One University of New Mexico School of Law student’s summer research experience landed him some real-world experience this fall
November 19, 2020 - Christopher Hall (Class of 2021)
UNMSOL Professor Gabriel Pacyniak had one of his research assistants this past summer, 3L Christopher Hall, digging into utility ratemaking in New Mexico, with a particular focus on utility rates for low-income customers and the impacts of the ongoing COVID-19 pandemic. Part of that job was looking into possible solutions to the growing issue of utility payment arrearages for low-income New Mexicans. Tens of thousands of New Mexicans have been unable to keep up with their utility bills during the pandemic, and the Governor and PRC have provided cover with emergency orders and a disconnection moratorium—but what happens when the moratorium or the governor’s emergency orders expire? Hall continued working on the issue in the Fall semester as part of an independent research project under Professor Pacyniak’s direction.
This Fall, Professor Pacyniak realized in his conversations with utility stakeholders that some were hoping the state’s Winter Moratorium protections, which prevent shutoffs during the colder winter months, would protect utility ratepayers if or when the Governor’s emergency orders expired. But he also noticed a problem: The language of the regulations governing the Winter Moratorium only protected customers who were *not* in arrears on their utility bills. In other words, the tens of thousands of New Mexicans currently in arrears on their gas or electricity bills would not be protected by the Winter Moratorium if the governor’s state of emergency came to an end. Professor Pacyniak then asked Hall if he would like to write up comments and testify at an upcoming PRC hearing on COVID arrearages. Hall jumped at the chance to get real-world administrative law practice experience and to pitch in to help New Mexicans in danger of utility disconnection.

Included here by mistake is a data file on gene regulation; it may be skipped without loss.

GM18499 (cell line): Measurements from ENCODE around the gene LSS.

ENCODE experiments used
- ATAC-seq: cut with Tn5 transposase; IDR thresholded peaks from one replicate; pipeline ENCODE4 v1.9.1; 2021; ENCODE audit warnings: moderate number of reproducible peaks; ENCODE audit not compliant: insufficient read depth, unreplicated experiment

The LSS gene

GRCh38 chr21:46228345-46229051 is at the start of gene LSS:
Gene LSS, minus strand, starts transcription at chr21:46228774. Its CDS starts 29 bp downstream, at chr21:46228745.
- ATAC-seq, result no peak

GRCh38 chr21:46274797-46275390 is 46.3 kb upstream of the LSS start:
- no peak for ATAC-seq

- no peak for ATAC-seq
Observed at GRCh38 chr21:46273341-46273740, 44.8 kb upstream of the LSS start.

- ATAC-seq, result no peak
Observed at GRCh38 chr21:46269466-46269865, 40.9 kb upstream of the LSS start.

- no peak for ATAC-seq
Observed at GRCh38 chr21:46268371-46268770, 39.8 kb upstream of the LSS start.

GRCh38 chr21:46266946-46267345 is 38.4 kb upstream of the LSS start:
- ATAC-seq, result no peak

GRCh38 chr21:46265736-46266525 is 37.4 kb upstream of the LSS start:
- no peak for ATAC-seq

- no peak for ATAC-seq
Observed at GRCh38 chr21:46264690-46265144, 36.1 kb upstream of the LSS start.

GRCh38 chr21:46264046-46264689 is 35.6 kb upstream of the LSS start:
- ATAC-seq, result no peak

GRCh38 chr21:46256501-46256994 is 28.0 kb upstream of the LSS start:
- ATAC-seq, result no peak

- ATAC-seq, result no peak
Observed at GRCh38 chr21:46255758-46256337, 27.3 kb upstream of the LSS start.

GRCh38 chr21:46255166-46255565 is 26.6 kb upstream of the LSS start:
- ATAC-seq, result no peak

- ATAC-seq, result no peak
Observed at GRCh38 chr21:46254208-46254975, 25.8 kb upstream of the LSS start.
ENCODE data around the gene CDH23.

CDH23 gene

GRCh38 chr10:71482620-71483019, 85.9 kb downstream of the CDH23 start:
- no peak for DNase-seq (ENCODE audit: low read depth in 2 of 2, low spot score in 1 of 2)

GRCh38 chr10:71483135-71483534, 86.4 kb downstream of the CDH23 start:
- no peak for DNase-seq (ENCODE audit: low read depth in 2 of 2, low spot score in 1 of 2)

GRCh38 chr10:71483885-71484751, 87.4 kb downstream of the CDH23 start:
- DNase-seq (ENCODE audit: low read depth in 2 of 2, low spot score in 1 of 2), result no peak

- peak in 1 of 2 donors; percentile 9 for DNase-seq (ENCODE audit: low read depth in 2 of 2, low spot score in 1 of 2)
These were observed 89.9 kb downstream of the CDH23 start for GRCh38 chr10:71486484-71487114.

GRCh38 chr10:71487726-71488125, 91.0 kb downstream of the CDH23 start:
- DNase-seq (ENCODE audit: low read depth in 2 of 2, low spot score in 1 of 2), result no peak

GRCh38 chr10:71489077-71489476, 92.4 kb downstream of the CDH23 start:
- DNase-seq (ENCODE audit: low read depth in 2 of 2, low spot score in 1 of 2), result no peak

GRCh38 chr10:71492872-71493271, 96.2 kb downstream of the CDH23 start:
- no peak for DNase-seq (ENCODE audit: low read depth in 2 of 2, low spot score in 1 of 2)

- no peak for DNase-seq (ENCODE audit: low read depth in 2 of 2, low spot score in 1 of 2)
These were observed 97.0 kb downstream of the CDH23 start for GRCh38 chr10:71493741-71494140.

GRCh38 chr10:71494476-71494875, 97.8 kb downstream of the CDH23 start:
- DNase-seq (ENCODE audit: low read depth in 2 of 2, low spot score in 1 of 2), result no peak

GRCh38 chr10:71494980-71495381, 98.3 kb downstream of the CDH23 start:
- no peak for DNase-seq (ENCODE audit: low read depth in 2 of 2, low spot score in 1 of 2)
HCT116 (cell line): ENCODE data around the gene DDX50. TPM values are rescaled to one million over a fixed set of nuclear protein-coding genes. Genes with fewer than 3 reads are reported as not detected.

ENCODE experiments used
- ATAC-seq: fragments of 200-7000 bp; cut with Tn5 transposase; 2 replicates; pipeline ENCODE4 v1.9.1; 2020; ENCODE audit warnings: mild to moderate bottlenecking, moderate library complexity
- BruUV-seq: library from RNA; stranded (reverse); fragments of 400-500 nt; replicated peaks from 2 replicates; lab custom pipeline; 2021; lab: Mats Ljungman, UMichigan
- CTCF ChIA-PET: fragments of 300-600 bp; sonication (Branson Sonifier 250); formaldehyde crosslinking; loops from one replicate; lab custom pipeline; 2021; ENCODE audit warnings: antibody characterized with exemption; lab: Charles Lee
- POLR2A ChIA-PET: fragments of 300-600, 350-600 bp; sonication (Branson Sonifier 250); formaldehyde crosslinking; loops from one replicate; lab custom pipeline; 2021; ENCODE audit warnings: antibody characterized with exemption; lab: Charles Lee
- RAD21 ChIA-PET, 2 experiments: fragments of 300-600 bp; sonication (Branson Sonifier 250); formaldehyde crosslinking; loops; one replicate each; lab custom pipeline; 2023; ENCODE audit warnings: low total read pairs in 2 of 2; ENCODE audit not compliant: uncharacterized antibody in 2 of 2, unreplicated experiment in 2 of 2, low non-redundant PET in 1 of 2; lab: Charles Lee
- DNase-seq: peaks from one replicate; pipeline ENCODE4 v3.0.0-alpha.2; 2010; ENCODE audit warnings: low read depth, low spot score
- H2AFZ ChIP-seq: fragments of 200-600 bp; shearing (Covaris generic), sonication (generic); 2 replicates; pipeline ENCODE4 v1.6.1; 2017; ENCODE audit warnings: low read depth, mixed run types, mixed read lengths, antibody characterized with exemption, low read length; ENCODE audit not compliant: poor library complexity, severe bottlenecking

Working with Professor Pacyniak, Hall prepared joint comments supporting the proposed regulation up for consideration, which promulgates new rules prohibiting disconnections during the state of emergency, but also stressed the need to amend the language of regulations protecting New Mexicans during the Winter Moratorium months.
“It was a fascinating process, and since I’m taking Administrative Law this semester, it was particularly interesting to have a chance to try out what I was learning in the classroom in the real world,” Hall said. “To their credit, PNM also pointed out the problem with the winter heat moratorium protections, but I also wanted to make the point at the hearing that we're not out of the woods yet; in fact, we're heading deeper into the dark part of the forest. Things are currently getting worse in New Mexico, not better, so now really isn’t the time to start thinking about disconnecting people who haven’t been paying their utility bills. People have enough on their plate right now.” >